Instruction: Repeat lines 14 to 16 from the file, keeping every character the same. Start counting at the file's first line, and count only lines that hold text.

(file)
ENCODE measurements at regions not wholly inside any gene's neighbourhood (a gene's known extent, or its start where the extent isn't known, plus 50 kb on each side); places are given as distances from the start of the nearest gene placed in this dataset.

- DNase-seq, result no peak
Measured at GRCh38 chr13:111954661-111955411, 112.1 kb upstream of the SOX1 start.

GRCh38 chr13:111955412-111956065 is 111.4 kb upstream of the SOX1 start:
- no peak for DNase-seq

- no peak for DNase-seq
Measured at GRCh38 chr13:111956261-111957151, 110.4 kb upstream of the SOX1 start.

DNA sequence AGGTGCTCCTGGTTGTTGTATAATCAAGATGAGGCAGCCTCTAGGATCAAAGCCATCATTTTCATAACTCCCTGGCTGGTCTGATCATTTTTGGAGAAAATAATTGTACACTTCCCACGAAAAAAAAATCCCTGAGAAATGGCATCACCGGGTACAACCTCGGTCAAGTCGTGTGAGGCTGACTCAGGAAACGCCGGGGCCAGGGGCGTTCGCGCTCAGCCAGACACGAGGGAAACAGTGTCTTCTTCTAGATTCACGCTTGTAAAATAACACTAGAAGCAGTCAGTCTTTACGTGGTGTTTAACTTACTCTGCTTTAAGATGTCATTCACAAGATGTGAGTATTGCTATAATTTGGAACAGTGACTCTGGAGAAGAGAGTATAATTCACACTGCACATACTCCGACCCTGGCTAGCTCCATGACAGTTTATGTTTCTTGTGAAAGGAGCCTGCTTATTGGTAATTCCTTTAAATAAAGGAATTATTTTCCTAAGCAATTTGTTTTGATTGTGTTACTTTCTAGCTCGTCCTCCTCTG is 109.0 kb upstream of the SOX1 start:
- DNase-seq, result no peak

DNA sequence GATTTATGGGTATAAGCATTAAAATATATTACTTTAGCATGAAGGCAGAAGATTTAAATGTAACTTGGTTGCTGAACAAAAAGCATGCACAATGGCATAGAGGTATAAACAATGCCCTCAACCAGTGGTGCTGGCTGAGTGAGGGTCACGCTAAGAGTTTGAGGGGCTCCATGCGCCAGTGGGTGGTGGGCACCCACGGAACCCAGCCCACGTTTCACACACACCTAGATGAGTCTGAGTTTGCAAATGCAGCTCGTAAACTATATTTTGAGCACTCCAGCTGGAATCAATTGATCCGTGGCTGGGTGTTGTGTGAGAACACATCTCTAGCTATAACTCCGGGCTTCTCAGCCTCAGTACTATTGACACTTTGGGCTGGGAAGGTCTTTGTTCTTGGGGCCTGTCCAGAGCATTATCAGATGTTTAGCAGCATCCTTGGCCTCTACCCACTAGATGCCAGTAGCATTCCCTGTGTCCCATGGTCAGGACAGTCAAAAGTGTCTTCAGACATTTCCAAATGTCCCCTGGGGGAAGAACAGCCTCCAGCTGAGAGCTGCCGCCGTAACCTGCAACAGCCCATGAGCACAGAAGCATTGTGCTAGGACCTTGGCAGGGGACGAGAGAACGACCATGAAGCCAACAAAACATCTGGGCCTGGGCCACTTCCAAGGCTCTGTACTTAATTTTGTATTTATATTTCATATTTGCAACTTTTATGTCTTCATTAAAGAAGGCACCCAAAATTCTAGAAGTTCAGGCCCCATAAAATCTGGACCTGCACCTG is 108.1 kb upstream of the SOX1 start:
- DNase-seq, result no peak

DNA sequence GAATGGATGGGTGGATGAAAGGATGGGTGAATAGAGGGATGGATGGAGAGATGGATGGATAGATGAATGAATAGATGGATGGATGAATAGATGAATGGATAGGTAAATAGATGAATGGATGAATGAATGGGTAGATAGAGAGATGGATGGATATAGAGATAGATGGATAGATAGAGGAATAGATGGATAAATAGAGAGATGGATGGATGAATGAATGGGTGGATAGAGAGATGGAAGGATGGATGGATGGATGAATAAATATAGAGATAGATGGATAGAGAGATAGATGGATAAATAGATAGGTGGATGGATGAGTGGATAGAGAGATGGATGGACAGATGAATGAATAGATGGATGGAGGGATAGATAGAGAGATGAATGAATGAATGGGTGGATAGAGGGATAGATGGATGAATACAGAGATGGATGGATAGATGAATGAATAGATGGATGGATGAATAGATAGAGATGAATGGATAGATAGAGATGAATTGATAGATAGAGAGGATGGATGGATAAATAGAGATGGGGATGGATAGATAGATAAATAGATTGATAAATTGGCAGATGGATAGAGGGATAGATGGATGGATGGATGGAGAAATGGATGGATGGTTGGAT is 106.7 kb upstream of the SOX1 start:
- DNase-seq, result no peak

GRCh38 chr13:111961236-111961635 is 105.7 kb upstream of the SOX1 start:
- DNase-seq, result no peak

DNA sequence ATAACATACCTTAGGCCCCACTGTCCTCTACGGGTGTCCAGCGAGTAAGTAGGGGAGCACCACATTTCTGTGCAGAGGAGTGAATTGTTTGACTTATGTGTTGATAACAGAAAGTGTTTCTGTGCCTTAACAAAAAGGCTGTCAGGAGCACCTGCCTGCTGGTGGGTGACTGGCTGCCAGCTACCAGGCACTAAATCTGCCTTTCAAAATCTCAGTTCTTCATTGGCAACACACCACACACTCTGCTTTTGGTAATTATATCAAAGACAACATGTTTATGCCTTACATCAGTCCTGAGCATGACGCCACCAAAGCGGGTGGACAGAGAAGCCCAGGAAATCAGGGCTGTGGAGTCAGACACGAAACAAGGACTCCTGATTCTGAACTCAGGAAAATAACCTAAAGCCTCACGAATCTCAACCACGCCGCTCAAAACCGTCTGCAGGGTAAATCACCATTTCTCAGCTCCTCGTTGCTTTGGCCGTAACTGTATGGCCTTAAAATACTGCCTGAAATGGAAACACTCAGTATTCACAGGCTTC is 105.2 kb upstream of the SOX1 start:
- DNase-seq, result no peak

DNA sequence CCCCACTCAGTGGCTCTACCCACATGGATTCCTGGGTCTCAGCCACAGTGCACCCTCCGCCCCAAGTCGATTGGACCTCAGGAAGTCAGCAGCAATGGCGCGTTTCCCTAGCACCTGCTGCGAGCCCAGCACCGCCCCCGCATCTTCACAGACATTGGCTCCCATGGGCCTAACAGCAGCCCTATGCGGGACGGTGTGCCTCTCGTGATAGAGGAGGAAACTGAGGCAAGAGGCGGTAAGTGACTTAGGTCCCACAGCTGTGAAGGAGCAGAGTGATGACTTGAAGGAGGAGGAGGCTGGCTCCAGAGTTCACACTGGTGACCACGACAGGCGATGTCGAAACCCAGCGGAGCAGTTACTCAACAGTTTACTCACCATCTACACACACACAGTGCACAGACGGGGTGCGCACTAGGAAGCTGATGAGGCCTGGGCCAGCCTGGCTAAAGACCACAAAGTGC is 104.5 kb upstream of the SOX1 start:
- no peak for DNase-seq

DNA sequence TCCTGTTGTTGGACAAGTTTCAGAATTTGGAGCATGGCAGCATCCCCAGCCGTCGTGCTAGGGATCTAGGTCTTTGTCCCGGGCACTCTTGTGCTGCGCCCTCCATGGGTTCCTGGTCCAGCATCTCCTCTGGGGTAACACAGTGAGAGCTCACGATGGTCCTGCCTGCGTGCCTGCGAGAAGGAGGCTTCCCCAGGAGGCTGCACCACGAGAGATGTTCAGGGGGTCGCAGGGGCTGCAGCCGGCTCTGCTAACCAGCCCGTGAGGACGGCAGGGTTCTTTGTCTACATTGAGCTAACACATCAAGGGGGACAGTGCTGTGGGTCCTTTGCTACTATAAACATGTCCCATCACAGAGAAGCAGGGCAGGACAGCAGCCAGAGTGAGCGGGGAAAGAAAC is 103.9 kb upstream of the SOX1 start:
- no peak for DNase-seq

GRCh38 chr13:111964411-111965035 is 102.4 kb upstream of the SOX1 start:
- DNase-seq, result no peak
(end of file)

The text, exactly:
GRCh38 chr13:111961236-111961635 is 105.7 kb upstream of the SOX1 start:
- DNase-seq, result no peak

DNA sequence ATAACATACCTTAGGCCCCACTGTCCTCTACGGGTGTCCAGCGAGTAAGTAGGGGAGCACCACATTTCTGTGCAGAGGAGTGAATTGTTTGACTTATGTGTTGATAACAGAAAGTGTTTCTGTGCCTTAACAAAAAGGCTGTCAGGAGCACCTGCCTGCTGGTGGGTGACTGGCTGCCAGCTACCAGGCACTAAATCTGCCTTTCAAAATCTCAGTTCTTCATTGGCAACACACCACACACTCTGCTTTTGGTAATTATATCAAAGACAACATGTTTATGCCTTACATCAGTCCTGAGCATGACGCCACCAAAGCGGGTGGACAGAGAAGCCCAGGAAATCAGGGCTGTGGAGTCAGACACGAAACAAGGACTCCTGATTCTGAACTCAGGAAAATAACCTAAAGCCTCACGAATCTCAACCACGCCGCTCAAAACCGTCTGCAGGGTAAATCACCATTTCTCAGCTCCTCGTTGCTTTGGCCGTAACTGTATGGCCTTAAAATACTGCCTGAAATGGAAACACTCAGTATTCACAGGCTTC is 105.2 kb upstream of the SOX1 start: